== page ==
In recent years, social media platforms have begun rolling out more robust native purchasing capabilities.
Social media itself has been a driving force for brand discovery for many years now, but that final step of completing a purchase has historically happened on a retailer’s website or app.
Social commerce aims to give users a frictionless experience that makes it easier than ever to make a purchase without ever leaving the social environment.
In this article, we cover what social commerce is, advantages and drawbacks, and how to get started selling on social media.
What is social commerce?
Social commerce is a growing sales channel (see chart below) that is a subset of ecommerce and refers to transactions that fully take place within a social media platform.
Also known as social shopping, social commerce aims to provide a seamless, streamlined experience for shoppers, enabling them to not only discover a product of interest that is being advertised through social media, but to actually purchase that product without ever leaving the social platform itself.
Social commerce can also refer to socially-driven purchases that aren’t completed in-app. This broader definition includes transactions where shoppers click a direct social link that leads back to the retailers’ website, where the actual checkout process is completed.
With that in mind, it’s also important to consider what social commerce is not.
In the past, social commerce was sometimes defined in a much broader sense, including any purchases that were at least partly influenced by a brand’s organic social media presence, and/or advertising efforts.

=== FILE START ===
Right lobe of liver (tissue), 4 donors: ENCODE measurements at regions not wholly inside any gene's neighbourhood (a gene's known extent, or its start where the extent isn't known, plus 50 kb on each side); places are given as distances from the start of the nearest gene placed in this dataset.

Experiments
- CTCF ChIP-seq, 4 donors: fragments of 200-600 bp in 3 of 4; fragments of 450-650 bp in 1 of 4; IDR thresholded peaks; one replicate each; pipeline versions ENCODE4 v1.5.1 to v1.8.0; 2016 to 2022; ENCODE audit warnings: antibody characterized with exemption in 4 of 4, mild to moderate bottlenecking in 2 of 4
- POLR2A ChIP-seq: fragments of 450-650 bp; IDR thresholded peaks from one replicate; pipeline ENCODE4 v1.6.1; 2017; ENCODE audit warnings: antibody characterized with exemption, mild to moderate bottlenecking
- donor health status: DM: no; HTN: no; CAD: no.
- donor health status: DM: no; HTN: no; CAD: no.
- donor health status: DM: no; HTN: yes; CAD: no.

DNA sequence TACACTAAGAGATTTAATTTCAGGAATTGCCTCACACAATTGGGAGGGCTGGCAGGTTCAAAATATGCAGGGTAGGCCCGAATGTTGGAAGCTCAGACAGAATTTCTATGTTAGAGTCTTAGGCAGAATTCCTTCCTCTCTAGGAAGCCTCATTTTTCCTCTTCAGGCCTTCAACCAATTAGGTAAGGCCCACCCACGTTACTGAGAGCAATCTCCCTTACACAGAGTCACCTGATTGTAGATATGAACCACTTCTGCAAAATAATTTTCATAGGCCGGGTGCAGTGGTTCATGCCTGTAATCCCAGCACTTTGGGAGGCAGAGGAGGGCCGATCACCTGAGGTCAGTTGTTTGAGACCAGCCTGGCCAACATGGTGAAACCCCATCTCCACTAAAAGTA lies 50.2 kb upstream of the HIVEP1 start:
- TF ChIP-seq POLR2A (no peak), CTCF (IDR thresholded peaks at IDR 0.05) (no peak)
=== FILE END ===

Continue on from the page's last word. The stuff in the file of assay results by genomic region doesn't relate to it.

Others defined it a bit more specifically, only including instances where some element of help or interaction was available for prospective customers, such as brands being available to answer questions through chat.
Today’s narrowing of how we define social commerce has occurred for a few key reasons:
- It is now considered “a given” that growth-focused brands have a robust paid social advertising program, with expectations of a curated shopping storefront growing as well. While this might have been a “nice to have” a decade ago, it is essential for companies of all sizes today.
- Similarly, it is expected that a brand’s social presence will play various roles in their full-funnel marketing strategy, and simply advertising your products or services doesn’t count as social commerce.
- The options to transact natively within the platforms are continuing to grow, and along with that, the definition of social commerce is evolving.
In this article, we’ll primarily focus on providing a true, one-stop social and shopping experience that lives fully within the social platform.